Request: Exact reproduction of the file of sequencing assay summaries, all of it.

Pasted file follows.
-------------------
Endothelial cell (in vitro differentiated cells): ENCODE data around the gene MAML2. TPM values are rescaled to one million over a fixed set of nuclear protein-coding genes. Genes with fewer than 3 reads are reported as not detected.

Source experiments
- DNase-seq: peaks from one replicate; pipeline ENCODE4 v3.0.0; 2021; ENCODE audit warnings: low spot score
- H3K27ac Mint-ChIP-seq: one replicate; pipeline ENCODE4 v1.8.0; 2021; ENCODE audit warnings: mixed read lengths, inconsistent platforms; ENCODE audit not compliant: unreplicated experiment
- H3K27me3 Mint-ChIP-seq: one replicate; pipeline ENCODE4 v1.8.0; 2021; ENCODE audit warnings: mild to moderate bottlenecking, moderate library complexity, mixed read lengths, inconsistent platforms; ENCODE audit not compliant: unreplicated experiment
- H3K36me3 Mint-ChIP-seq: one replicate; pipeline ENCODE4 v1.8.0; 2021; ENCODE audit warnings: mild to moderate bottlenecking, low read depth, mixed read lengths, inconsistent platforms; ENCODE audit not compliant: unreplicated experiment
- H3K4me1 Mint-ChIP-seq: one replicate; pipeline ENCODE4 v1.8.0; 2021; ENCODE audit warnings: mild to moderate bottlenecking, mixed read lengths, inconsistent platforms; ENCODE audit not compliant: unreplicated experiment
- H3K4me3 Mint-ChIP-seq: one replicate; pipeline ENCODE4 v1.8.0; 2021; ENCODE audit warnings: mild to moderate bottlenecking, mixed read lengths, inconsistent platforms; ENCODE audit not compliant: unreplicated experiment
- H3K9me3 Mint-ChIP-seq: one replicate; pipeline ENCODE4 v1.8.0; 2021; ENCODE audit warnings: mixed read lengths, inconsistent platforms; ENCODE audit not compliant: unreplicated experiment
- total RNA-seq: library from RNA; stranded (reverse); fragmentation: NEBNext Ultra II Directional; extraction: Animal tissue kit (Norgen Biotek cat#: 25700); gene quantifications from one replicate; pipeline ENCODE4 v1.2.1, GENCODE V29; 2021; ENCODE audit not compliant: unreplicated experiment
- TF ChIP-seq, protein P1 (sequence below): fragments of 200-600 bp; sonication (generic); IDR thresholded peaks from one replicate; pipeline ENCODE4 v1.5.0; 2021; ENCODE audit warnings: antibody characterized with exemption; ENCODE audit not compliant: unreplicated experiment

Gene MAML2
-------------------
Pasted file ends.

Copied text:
Endothelial cell (in vitro differentiated cells): ENCODE data around the gene MAML2. TPM values are rescaled to one million over a fixed set of nuclear protein-coding genes. Genes with fewer than 3 reads are reported as not detected.

Source experiments
- DNase-seq: peaks from one replicate; pipeline ENCODE4 v3.0.0; 2021; ENCODE audit warnings: low spot score
- H3K27ac Mint-ChIP-seq: one replicate; pipeline ENCODE4 v1.8.0; 2021; ENCODE audit warnings: mixed read lengths, inconsistent platforms; ENCODE audit not compliant: unreplicated experiment
- H3K27me3 Mint-ChIP-seq: one replicate; pipeline ENCODE4 v1.8.0; 2021; ENCODE audit warnings: mild to moderate bottlenecking, moderate library complexity, mixed read lengths, inconsistent platforms; ENCODE audit not compliant: unreplicated experiment
- H3K36me3 Mint-ChIP-seq: one replicate; pipeline ENCODE4 v1.8.0; 2021; ENCODE audit warnings: mild to moderate bottlenecking, low read depth, mixed read lengths, inconsistent platforms; ENCODE audit not compliant: unreplicated experiment
- H3K4me1 Mint-ChIP-seq: one replicate; pipeline ENCODE4 v1.8.0; 2021; ENCODE audit warnings: mild to moderate bottlenecking, mixed read lengths, inconsistent platforms; ENCODE audit not compliant: unreplicated experiment
- H3K4me3 Mint-ChIP-seq: one replicate; pipeline ENCODE4 v1.8.0; 2021; ENCODE audit warnings: mild to moderate bottlenecking, mixed read lengths, inconsistent platforms; ENCODE audit not compliant: unreplicated experiment
- H3K9me3 Mint-ChIP-seq: one replicate; pipeline ENCODE4 v1.8.0; 2021; ENCODE audit warnings: mixed read lengths, inconsistent platforms; ENCODE audit not compliant: unreplicated experiment
- total RNA-seq: library from RNA; stranded (reverse); fragmentation: NEBNext Ultra II Directional; extraction: Animal tissue kit (Norgen Biotek cat#: 25700); gene quantifications from one replicate; pipeline ENCODE4 v1.2.1, GENCODE V29; 2021; ENCODE audit not compliant: unreplicated experiment
- TF ChIP-seq, protein P1 (sequence below): fragments of 200-600 bp; sonication (generic); IDR thresholded peaks from one replicate; pipeline ENCODE4 v1.5.0; 2021; ENCODE audit warnings: antibody characterized with exemption; ENCODE audit not compliant: unreplicated experiment

Gene MAML2